School trips to Eden

Find out why students and teachers enjoy their educational trips to Eden so much!

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Workshop overview

We have developed this fieldwork investigation in partnership with rainforest scientists from the University of Exeter. As a result of this collaboration your students have the unique opportunity to replicate the real data collection techniques and calculations used by scientists in the world’s rainforests.

In addition, they are able to statistically compare their primary data with secondary data from a real tropical rainforest Caxiuana, Brazil. Students also gain an understanding of what life is like at the pointy end of research into tropical rainforests and the significance of this for climate change mitigation. 

'The work was perfectly pitched for my year 13 class with a focused and relevant topic area that made use of the resources available at Eden and linked these to a Brazilian rainforest. The students had a fun and extremely worthwhile experience. I would thoroughly recommend this session for A-level students'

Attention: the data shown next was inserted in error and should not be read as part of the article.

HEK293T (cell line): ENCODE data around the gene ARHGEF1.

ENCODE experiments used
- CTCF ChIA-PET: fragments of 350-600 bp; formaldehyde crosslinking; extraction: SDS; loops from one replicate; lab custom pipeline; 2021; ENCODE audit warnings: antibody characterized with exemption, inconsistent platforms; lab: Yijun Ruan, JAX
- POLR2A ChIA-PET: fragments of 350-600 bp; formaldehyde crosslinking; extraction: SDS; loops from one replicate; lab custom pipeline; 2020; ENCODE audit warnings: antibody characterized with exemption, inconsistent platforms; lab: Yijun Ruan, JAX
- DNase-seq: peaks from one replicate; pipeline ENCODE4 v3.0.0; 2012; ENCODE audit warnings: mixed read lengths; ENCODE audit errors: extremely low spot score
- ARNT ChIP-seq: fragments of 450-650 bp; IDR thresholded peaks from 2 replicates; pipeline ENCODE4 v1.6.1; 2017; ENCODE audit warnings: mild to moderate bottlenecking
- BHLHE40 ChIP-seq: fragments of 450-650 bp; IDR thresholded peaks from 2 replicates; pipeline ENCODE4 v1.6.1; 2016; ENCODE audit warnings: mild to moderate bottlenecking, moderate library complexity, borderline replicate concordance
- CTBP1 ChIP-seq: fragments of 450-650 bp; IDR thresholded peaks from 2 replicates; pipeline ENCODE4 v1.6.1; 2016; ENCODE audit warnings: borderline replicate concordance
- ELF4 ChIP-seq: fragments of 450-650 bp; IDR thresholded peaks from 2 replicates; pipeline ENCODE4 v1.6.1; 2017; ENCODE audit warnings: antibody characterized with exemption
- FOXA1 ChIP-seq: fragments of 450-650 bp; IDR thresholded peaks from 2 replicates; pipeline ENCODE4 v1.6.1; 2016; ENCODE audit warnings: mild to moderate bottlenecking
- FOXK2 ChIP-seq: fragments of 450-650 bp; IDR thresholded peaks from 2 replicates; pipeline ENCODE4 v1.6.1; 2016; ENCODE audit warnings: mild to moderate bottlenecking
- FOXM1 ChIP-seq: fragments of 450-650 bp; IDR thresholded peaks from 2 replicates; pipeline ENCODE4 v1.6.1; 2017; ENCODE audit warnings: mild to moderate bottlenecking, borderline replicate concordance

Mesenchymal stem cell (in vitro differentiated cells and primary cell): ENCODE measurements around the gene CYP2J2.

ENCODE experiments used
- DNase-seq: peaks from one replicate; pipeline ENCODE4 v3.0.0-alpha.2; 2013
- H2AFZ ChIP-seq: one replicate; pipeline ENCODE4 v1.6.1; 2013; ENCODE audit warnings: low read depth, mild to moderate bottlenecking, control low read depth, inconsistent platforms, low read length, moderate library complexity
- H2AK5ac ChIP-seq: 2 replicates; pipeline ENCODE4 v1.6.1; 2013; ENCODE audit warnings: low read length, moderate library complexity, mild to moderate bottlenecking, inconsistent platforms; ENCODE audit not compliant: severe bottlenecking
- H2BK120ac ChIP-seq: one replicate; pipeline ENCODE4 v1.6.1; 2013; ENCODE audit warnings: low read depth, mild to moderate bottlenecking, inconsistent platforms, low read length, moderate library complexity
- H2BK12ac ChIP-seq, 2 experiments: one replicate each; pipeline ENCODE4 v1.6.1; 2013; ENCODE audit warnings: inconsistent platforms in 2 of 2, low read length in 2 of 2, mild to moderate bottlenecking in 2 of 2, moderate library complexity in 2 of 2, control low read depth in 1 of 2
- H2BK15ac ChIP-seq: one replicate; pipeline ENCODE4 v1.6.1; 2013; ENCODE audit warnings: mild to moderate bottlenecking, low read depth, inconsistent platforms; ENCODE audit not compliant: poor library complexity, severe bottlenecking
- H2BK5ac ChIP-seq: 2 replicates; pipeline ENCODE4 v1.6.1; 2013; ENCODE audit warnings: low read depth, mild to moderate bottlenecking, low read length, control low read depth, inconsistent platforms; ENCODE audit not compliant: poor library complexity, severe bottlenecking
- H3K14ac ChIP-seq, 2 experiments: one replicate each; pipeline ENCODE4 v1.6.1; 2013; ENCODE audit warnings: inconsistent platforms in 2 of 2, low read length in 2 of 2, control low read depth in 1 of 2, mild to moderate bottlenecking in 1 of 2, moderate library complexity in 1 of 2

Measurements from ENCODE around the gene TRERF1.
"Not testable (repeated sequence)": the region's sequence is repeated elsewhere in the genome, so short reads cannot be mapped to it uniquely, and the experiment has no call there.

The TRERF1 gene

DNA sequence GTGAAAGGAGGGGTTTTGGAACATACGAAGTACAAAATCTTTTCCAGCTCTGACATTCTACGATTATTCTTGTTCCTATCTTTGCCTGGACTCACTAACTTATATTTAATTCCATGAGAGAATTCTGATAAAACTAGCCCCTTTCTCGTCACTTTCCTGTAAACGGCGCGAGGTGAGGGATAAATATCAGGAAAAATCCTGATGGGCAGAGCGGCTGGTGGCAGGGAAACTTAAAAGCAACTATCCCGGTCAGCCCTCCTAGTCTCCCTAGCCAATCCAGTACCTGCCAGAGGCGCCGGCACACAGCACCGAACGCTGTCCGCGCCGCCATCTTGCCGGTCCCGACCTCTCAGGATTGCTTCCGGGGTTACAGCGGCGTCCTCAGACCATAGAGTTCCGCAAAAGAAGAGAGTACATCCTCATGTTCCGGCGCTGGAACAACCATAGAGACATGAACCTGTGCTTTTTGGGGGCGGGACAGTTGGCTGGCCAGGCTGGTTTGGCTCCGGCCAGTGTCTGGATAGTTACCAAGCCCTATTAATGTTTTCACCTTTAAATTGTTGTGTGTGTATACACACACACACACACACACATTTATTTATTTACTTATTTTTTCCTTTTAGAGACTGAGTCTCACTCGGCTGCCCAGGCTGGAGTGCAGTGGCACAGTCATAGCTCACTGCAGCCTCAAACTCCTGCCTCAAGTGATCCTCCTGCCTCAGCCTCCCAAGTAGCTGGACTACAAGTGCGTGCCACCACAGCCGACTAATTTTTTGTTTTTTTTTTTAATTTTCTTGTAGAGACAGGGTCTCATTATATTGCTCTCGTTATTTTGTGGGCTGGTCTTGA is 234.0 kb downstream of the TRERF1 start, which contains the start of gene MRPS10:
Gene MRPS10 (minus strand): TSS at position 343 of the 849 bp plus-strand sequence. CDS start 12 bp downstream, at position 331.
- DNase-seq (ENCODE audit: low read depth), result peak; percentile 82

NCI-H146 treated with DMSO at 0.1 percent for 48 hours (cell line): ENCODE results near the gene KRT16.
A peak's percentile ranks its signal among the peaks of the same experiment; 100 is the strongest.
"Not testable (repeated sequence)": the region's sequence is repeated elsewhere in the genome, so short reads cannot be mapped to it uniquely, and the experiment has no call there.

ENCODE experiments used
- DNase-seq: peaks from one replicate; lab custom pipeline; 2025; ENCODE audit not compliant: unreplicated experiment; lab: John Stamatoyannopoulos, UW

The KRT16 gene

A level Biology Teacher and Deputy Head, Bodmin College

What happens: We begin in the classroom by outlining the role that forests play in carbon sequestration. The students then discuss how we could go about measuring and calculating how much carbon is stored in a particular tree and then trial the agreed methodology using the eucalyptus tree growing outside the classroom. The methodology used has been designed in partnership with rainforest scientists from the University of Exeter.

The students then visit the Rainforest Biome to measure and calculate the carbon stored in a selection of trees from the biome. Upon their return to the classroom the students statistically compare (t-test) the amount of carbon stored in the large trees in Eden’s Rainforest Biome with those from the rainforest in Caxiuana, Brazil. This secondary dataset has been provided by rainforest scientists from the University of Exeter.

Students are asked to explain their findings linking to the physical conditions in the tropical Rainforest. We highlight the importance of large rainforest trees in terms of climate change mitigation, within the context of selective logging, as well as discussing initiatives developed to conserve tropical rainforests.

Location: This takes place in a workshop room inside our purpose built education centre as well as in the Rainforest Biome.

Skills and curriculum links

This workshop enables pupils to:

  • Use appropriate equipment and methods to collect data from the field and calculate carbon storage in trees using allometric equations.
  • Undertake a statistical analysis to compare the amount of carbon stored in Eden's Rainforest Biome with that of a plot of rainforest in Caxiuana, Brazil, and suggest reasons for any differences.
  • Explain the importance of large rainforest trees in terms of their ability to store carbon and hence their role in climate change mitigation.